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Heated USC Vs. UCLA game- Unsportsmanlike?

Hi all, I wanted to write about this earlier but I have been battling a pretty nasty virus for a week or so.

That being said, I did attend the UCLA vs. USC game on Saturday- and boy was it exciting!

For some reason this year the crosstown rivalry seems to be just a little more heated. It started with the painting of the Bruin bear red and gold, and the game only continued the intensity.

Some news outlets such as the L.A. Times are calling the coaches' actions during the game unsportsmanlike.

My view- let them fight!

This is a RIVALRY and in my opinion it's been way too stifled the last couple years. Students from both schools have been discouraged from attempting pranks on each other, making the excitement of rivalry week more a legend than a reality.

I'm not advocating anything super illegal, hurtful or dangerous but I think students should be allowed to push each others buttons a little. This crosstown rivalry makes things fun and in my time at USC I have only heard stories, not really seen it for myself. Until last week, of course.

Am I way off base here? Should the coaches have acted differently? Let me know below and if you like my articles subscribe to me!


  • bruce b. 4 years ago

    YES it was absolutely uncalled for what Pete Carroll did. First, let me give you all a little bit of background. Everyone knows USC has dominated the Pac 10 for almost the past decade, and along the way Pete Carroll has gained quite a reputation of running of the score on USC's inferior Pac 10 foes. So when Stanford played USC two weeks ago, Stanford coach Jim Harbaugh decided to go for two up 48-21, maybe hoping to get a little bit of revenge on USC for past years. Unsportsmanlike? Probably. Something that Pete Carroll himself would do? Absolutely. At the end of the game as the two coaches met at the middle of the field, Carroll asked Harbaugh "What's your deal?", obviously expressing his disapproval at Harbaugh's actions. Fast forward to Saturday, when USC is up 21-7 over UCLA and taking a knee to finish off the game. UCLA coach Rick Neuheisel calls a timeout following a kneel down, a foolish move considering UCLA had no chance to win. For some reason, Neuheisel was hoping to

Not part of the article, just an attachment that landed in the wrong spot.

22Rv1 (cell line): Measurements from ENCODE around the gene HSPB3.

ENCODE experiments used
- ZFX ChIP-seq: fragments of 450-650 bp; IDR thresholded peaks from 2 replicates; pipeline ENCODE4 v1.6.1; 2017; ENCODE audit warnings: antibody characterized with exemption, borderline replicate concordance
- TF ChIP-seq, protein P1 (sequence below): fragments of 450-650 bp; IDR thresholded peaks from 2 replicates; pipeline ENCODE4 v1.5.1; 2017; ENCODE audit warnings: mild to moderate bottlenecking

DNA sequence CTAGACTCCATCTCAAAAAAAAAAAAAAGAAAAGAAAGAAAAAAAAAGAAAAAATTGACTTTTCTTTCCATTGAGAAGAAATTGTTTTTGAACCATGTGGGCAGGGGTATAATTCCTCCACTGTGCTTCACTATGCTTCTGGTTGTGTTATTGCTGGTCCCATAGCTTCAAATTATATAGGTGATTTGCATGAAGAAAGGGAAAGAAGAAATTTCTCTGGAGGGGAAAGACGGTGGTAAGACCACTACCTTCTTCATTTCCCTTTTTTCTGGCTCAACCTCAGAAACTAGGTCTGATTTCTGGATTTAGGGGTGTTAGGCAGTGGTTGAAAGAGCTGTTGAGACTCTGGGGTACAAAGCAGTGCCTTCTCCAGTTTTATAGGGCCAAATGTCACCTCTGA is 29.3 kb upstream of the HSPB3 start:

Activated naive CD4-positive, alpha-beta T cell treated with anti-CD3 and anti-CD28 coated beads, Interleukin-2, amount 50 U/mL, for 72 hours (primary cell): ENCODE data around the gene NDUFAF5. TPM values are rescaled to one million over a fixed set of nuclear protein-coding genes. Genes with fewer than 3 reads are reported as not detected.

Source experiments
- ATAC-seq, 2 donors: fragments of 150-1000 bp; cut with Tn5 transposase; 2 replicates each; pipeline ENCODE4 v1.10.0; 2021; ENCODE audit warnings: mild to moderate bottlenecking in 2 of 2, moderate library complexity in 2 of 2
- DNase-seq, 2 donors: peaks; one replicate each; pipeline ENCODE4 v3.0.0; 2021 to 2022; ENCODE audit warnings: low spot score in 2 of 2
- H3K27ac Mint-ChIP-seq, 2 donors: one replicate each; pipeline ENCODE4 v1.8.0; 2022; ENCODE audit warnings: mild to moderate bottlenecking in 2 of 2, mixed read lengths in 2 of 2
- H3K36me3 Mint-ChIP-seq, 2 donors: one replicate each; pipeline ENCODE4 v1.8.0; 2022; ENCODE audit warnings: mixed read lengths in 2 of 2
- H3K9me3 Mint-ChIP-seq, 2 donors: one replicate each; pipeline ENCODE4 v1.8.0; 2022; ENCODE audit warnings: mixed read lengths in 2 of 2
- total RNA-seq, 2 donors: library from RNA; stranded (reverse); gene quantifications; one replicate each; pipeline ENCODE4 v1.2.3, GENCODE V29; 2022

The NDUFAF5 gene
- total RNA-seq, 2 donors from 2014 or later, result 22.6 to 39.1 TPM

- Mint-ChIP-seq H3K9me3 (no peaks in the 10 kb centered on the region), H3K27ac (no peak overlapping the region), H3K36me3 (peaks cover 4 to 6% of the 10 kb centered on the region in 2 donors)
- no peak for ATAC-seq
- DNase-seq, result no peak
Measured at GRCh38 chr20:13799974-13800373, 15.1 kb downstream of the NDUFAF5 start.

• bruce b. 4 years ago

    extend the game. An appropriate response by Carroll then would be to run actual plays, which he did. But I am talking maybe a few running plays, maybe a short pass, not a 50 yard bomb with the sole intentions of RUNNING UP THE SCORE, the same thing that Carroll himself was complaining about two weeks earlier. The subsequent dancing around by Carroll and his players following a pointless touchdown (when they acted like it won the BCS championship) was simply ridiculous. Considering USC's successful history they should be ashamed that their coach and players would act so arrogantly, regardless of the rivalry.

  • Stephanie McNeal 4 years ago

    While I agree with you Bruce that Carrolls intentions were to run up the score, I cannot agree that Neuheisel simply did it to have another try at the game. It is pretty obvious that Neuheisel was trying to send a message to Carroll through his timeouts, and Carroll sent him one back. Unsportsmanlike on both sides, you can't just blame Carroll

  • bruce b. 4 years ago

    What message was Neuheisel trying to send? I'm sure he did have something up his sleeve because he is generally kind of a weasel, and if I did not make it clear Neuheisel was not right in any way with his antics either. But that is irrelevant--the point is that Carroll's hypocrisy is blatant and embarrassing to the program